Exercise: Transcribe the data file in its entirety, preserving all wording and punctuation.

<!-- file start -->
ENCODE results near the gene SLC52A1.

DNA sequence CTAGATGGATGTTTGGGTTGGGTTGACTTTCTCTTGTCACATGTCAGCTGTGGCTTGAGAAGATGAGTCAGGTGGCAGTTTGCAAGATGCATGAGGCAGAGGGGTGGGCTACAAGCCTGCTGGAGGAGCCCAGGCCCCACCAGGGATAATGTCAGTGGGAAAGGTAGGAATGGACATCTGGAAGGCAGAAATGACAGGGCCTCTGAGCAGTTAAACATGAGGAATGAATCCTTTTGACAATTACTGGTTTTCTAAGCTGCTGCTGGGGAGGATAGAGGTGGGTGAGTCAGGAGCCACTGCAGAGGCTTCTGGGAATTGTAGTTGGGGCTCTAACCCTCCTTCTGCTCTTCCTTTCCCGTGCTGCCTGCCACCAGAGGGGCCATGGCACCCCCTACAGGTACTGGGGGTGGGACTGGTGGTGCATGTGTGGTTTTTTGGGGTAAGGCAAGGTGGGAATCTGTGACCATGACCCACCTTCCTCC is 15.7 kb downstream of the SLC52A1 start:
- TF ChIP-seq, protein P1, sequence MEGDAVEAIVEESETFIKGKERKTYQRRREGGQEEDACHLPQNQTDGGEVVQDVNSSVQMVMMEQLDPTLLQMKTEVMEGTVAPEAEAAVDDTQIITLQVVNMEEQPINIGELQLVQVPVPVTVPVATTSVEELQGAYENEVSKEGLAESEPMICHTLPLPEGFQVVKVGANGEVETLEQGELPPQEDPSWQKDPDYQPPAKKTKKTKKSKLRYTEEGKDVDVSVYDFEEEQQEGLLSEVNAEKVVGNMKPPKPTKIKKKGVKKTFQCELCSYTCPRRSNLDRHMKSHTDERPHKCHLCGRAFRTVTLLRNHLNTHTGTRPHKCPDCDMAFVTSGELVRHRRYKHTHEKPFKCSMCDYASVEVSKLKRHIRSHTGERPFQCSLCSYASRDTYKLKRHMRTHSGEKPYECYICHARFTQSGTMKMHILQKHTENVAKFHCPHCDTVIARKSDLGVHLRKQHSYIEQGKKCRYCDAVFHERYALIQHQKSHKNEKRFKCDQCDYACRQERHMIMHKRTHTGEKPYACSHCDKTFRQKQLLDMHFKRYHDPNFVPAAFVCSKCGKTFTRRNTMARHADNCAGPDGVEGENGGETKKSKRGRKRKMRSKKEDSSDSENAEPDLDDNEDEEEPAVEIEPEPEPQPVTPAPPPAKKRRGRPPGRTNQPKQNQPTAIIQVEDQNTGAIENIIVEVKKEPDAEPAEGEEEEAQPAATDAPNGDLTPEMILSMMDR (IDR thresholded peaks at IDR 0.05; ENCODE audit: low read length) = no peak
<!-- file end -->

ENCODE results near the gene SLC52A1.

DNA sequence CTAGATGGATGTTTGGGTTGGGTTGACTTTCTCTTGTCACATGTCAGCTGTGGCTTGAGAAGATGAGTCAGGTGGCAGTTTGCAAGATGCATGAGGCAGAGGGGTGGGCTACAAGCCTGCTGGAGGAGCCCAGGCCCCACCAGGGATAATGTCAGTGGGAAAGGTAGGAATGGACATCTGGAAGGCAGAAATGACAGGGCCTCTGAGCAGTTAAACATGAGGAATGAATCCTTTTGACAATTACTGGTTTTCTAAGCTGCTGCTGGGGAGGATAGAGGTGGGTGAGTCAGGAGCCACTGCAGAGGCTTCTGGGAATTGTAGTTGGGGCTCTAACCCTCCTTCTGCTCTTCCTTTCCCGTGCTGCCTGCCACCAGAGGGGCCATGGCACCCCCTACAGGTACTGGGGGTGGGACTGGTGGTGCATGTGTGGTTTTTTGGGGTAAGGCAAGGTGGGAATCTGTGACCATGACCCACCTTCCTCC is 15.7 kb downstream of the SLC52A1 start:
- TF ChIP-seq, protein P1, sequence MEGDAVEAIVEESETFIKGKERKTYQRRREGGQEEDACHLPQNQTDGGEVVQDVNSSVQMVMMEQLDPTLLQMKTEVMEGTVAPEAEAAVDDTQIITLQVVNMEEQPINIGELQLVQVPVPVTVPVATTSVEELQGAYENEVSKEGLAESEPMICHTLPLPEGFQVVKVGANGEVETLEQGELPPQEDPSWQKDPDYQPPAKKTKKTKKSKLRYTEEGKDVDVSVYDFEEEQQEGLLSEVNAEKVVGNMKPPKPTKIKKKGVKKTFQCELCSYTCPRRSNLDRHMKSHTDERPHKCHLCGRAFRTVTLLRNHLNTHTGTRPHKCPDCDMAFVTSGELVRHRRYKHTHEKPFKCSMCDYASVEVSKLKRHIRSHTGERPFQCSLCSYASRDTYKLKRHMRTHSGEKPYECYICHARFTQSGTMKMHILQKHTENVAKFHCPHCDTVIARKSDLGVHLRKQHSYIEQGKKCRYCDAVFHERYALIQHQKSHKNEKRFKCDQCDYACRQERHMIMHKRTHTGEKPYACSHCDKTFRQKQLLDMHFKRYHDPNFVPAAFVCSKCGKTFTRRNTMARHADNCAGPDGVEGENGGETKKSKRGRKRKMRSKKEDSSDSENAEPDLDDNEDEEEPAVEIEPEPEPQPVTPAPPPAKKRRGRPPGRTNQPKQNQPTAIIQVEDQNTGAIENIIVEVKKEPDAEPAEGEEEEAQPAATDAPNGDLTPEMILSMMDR (IDR thresholded peaks at IDR 0.05; ENCODE audit: low read length) = no peak